By incorporating on-chip multiplication gain, the electron multiplying CCD achieves, in an all solid-state sensor, the single-photon detection sensitivity typical of intensified or electron-bombarded CCDs at much lower cost and without compromising the quantum efficiency and resolution characteristics of the conventional CCD structure.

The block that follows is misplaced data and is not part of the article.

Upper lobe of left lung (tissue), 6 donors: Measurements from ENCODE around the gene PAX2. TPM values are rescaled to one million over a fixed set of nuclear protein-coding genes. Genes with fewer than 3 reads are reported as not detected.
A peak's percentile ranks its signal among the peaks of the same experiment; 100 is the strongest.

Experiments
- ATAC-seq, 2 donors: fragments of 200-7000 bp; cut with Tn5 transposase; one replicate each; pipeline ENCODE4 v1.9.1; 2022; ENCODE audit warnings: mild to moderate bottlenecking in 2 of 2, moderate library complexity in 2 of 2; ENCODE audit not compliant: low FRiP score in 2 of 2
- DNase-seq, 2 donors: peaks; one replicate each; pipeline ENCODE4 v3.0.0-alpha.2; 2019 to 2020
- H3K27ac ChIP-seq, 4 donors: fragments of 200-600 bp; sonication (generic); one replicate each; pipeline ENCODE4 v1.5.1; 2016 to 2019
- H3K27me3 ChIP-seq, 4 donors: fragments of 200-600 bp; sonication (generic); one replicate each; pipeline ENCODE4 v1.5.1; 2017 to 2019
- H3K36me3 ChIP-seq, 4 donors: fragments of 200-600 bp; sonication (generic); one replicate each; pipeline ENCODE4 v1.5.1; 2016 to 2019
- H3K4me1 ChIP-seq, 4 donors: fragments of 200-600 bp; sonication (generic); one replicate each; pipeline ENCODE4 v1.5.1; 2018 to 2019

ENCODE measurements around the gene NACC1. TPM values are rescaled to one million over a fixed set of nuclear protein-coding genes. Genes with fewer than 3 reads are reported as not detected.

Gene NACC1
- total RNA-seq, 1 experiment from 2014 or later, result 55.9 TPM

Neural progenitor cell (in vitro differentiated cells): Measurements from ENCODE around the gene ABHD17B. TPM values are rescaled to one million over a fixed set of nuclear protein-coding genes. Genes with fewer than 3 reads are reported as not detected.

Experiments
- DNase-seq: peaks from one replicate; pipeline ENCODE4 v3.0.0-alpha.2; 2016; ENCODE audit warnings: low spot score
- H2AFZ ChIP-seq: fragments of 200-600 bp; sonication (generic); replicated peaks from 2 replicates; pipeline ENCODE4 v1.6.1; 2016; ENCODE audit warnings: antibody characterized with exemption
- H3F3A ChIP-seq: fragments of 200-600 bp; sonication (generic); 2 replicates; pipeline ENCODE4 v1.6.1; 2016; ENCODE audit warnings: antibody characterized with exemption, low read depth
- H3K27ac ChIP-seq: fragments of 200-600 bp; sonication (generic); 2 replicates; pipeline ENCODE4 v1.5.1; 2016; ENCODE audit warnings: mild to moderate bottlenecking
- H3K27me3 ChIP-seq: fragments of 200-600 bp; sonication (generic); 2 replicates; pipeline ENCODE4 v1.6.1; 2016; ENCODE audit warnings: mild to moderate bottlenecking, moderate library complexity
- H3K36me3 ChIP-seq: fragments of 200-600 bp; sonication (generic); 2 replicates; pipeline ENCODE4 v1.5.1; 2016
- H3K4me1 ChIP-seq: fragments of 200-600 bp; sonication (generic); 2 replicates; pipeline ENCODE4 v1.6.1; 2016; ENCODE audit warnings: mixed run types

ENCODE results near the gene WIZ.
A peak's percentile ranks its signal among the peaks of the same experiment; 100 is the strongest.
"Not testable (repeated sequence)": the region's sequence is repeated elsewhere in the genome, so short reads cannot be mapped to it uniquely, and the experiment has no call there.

The Golgi apparatus was one of the first organelles to ever be discovered, primarily because its relatively large size enabled it to be visualized with a light microscope once a suitable staining technique was developed. This technique was a late 19th century innovation by the Italian physician Camillo Golgi. Golgi staining involves treating nervous tissue with silver nitrate and potassium dichromate. Initially much of the scientific community questioned whether or not the Golgi apparatus was an actual organelle. Many believed that what was being observed was simply a visual distortion resulting from the novel staining technique. The proximity of the Golgi apparatus (labeled with mEmerald fused to a Golgi targeting signal) to the endoplasmic reticulum (tagged with mCherry fused to an ER targeting signal) was visualized in the digital video sequences presented in this section.